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There are people that think that the stock market is rational. Most of these people haven’t figured out how to value stocks. They leave out biotech saying that the entire sector is too hard. They said that Amazon is overvalued...in 2011, 2012, 2013, 2014, 2015, 2016, 2017, and in 2018. They say that SHOP is an anomaly, but they said that about Service Now (NOW), and NFLX too. People forget that the stock market was trading long before fundamental metrics even existed. That’s why price discovery is so hard for fundamental analysts. They don’t know that it’s not rational, it’s all perception, and for Owens & Minor, the perception is that it would go bankrupt.

Owens & Minor is a Fortune 500 Company. It is estimated that OMI will make $10 billion next year. They employ almost 18,000 people. Until last year it paid over a $1 in dividends alone. But it’s the only microcap in the Fortune 500 now. A stock down over 90% in three years just made the biggest gainer list last week.

Founded in 1882, incorporated in 1926, Owens & Minor didn’t anticipate change. Losing a big Kaiser contract in 2016 started the slide. But, it was the fear of Amazon entering the market that dropped the stock to $2.

February 13, 2018...Amazon.com Inc. is pushing to turn its nascent medical-products business into a major supplier to U.S. hospitals and outpatient clinics that could compete with distributors of items ranging from gauze to hip implants.

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It took their second CEO change to take hold, and stop the bleeding. This quarter showing operational improvement allowing the company to put in it’s first big move up in years. Owens & Minor trades at 0.03x its revenue, a figure that’s decimalized. If the company can continue to overcome its problems, it has exponential potential.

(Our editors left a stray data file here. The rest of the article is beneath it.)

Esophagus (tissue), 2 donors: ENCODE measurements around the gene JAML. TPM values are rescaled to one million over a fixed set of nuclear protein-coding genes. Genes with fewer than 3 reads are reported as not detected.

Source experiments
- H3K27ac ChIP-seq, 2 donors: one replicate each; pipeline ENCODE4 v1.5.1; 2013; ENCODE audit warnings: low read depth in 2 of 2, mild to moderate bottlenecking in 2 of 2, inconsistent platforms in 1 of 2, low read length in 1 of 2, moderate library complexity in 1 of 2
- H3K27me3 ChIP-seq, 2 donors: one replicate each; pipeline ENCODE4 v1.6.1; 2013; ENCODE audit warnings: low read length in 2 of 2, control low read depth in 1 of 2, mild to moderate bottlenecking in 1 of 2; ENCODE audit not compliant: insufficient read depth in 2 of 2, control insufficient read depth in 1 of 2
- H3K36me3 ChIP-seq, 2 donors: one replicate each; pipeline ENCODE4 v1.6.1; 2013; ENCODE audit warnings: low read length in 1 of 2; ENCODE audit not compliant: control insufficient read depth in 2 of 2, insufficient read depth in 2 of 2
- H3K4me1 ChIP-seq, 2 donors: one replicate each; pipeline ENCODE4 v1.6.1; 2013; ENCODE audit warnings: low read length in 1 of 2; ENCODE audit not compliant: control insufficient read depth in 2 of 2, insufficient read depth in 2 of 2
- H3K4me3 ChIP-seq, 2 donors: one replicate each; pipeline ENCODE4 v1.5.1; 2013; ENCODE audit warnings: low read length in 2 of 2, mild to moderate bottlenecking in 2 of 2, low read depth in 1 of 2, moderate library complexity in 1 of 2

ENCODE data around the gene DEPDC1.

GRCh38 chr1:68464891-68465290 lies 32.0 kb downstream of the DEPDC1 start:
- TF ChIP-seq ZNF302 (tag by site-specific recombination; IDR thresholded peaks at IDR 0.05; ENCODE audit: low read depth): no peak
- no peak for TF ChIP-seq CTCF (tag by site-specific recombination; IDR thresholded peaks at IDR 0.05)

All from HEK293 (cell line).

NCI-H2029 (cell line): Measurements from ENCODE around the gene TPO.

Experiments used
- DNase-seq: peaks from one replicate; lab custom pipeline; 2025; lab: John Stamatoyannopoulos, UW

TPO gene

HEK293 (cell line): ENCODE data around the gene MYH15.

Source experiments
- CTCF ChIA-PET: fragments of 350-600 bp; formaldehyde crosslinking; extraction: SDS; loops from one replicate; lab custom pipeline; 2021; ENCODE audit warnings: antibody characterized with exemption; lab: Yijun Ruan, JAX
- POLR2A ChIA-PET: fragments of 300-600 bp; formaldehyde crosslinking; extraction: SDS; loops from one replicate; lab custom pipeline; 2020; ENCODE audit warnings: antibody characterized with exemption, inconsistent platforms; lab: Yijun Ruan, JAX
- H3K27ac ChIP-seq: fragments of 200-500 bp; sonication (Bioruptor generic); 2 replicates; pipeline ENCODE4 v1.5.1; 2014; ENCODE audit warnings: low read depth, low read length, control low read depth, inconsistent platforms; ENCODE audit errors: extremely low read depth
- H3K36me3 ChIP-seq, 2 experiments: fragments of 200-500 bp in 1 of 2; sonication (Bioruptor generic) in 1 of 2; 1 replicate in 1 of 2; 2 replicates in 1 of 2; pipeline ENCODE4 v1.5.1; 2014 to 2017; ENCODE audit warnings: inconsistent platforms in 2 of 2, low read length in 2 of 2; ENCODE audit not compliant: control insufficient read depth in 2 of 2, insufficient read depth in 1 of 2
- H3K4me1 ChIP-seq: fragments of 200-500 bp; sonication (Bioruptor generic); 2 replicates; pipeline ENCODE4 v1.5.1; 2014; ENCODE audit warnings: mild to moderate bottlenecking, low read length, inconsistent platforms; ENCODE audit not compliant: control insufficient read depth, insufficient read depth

“Overall, I’m pleased that our financial results showed sequential quarterly revenue growth, operating income growth, and improvement in cash flow and working capital as compared to the first quarter. We continued to improve our service levels in the second quarter and are meeting or exceeding most customer expectations. Finally, we continue to focus on productivity and efficiency initiatives to drive operating improvement,” said Edward A. Pesicka, President & Chief Executive Officer of Owens & Minor. “After my first full quarter, we are making progress, but we cannot underestimate the significant amount of work ahead. We have no intention of letting up on our renewed customer focus.”

Ownes & Minor, a microcap Fortune 500 Company with 18,000 employees and $10 billion in revenue. A true anomaly.

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The LD Micro Index lagged all other indices last week, falling behind almost out of the gate.

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Equities Contributor: Chris Lahiji

Source: Equities News